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Sex differences in expression of X and Y genes during development of the human and chimpanzee central nervous system
Uppsala University, Disciplinary Domain of Science and Technology, Biology, Department of Organismal Biology. (Jazin)
(English)Manuscript (preprint) (Other academic)
Abstract [en]

Global microarray gene expression analyses have demonstrated that female and male embryos differ in terms of gene expression during neurodevelopment. In particular, before sexual maturation of the gonads, the differences concentrate on the expression of genes encoded on the X and Y chromosomes. Precision measurements of expression levels of X and Y gametolog genes have been hampered by the high sequence identity between each pair of X and Y homologs. To address this issue, as well as to interrogate genome-wide for differences in expression during early human development, we combined high resolution RNA sequencing technology with a nested qPCR strategy to analyse CNS samples from 8-11 weeks old human embryos. We found that, besides genes known to bind oestrogen and androgen receptors, the largest biased group consisted of genes encoded on the Y chromosome. This list of Y chromosome genes included fifteen previously known MSY genes, thirteen of which have known gametologs encoded on the X chromosome. In addition, we found 6 novel non-annotated long non-coding RNAs, four of which are poly-adenylated and show conserved expression patterns in the brain of a chimpanzee male new born. Among X-encoded genes, we found that besides XIST, only seven genes had significantly higher expression in female embryos. Of these, only three, including ZFX, KDM5C, and NLGN4X have known gametologs encoded on the Y chromosome.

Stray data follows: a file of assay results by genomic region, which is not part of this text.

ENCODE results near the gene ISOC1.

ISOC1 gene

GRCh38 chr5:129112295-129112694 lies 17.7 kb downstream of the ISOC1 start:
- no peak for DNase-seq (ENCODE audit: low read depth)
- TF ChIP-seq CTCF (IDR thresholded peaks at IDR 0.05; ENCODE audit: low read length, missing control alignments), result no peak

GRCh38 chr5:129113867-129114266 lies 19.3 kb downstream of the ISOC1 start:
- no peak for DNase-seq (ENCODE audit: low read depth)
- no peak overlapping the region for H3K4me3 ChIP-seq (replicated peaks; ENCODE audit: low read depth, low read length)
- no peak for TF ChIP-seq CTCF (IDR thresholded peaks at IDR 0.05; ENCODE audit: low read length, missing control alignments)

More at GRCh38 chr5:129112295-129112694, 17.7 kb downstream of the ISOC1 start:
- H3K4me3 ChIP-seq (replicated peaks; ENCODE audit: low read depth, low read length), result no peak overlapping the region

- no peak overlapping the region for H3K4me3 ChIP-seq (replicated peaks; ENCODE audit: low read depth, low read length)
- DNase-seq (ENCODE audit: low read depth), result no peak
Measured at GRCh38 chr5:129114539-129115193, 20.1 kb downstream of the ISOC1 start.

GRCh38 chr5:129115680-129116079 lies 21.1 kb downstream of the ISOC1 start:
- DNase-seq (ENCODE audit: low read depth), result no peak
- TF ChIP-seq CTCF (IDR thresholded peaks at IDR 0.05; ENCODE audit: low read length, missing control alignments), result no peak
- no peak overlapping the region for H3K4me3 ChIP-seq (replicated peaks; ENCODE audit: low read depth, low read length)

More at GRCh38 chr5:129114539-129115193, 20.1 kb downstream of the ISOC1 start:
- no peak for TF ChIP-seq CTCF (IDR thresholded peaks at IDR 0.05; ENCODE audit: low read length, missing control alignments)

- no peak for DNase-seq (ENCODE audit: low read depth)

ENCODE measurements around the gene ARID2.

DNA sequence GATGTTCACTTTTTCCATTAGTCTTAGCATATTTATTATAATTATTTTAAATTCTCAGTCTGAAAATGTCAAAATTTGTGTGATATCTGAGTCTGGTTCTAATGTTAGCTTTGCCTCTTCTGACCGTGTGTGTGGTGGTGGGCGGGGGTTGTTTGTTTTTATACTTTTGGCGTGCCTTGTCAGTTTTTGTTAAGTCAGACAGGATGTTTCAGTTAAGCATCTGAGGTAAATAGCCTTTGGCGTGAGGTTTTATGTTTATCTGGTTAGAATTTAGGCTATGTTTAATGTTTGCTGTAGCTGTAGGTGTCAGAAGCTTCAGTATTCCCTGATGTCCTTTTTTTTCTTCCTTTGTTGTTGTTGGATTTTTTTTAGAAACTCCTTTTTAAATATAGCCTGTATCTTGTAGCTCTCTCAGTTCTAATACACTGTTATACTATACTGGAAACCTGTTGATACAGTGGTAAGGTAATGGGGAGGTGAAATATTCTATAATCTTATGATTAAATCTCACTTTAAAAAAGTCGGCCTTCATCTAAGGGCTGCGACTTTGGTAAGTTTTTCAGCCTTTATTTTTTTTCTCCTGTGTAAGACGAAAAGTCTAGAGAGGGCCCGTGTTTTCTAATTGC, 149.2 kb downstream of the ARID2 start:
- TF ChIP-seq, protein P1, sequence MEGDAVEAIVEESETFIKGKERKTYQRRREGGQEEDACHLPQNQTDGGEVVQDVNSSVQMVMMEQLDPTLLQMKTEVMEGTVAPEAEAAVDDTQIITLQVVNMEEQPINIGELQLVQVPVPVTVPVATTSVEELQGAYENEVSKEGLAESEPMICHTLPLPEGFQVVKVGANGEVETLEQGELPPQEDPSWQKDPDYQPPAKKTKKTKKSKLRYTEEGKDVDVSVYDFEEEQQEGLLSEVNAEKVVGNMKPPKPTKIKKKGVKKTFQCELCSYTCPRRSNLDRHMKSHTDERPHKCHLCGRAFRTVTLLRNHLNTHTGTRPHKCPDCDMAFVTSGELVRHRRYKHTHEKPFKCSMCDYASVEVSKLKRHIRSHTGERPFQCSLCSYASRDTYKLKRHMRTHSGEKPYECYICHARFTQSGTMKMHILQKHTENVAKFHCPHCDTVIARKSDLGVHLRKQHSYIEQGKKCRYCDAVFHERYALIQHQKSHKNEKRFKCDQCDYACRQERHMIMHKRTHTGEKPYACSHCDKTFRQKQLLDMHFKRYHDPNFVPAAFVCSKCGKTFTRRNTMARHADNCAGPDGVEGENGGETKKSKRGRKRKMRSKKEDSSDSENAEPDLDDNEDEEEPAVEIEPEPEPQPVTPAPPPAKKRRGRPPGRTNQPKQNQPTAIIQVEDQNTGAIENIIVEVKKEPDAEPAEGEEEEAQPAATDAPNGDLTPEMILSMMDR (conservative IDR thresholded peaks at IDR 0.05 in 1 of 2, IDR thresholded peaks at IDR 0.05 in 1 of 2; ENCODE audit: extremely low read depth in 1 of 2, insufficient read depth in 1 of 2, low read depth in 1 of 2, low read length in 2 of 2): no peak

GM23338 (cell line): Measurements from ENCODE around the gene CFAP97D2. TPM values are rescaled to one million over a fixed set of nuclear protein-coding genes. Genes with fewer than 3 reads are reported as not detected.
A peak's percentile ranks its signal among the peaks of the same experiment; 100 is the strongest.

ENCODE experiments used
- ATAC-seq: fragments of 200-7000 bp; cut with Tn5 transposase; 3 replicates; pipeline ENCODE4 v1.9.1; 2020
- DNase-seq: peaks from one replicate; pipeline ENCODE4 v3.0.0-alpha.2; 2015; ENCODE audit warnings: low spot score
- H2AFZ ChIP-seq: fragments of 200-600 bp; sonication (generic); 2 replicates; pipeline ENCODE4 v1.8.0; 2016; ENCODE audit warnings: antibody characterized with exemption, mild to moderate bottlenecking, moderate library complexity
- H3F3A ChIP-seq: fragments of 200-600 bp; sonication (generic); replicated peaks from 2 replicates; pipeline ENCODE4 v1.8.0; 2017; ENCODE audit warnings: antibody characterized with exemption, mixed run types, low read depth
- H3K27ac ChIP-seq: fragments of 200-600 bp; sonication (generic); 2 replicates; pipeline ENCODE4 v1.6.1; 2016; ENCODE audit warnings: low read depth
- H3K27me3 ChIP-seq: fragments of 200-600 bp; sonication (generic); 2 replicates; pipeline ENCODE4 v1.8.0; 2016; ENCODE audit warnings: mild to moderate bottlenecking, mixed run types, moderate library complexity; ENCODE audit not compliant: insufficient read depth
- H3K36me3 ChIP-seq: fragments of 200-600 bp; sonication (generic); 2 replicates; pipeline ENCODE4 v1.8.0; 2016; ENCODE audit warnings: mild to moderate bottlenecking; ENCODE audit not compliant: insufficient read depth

In summary, the contribution of Y chromosome gene expression during early CNS development is larger than previously anticipated, while the amount of X-encoded gametolog genes that presented female-bias was limited. These results clearly indicate that the time is ripe to conduct functional studies directed to understand the male specific function of Y genes during early CNS development.

Keyword [en]
y chromosome, male, female, fetal, embryo, human, spinal cord, medulla oblongata, expression, sex biased, sex differences, conserved, chimpanzee, chimp, brain, XY, X chromosome, KDM5C, KDM5D, UTX, UTY, PCDH11Y, PCDH11X; NLGN4Y, NLGN4X, non-coding RNA, ncRNA, lincRNA, RNAseq, RNA sequencing, polyA, qPCR, Jazin, Johansson, könsskillnader
National Category
Neurosciences Developmental Biology
Research subject
Biology with specialization in Molecular Biology; Neurology
URN: urn:nbn:se:uu:diva-261685OAI: oai:DiVA.org:uu-261685DiVA: diva2:851232
Swedish Research Council, K2012-61X-22089-01-3
Available from: 2015-09-04 Created: 2015-09-02 Last updated: 2015-10-05
In thesis
1. The Human Y chromosome and its role in the developing male nervous system
Open this publication in new window or tab >>The Human Y chromosome and its role in the developing male nervous system
2015 (English)Doctoral thesis, comprehensive summary (Other academic)
Abstract [en]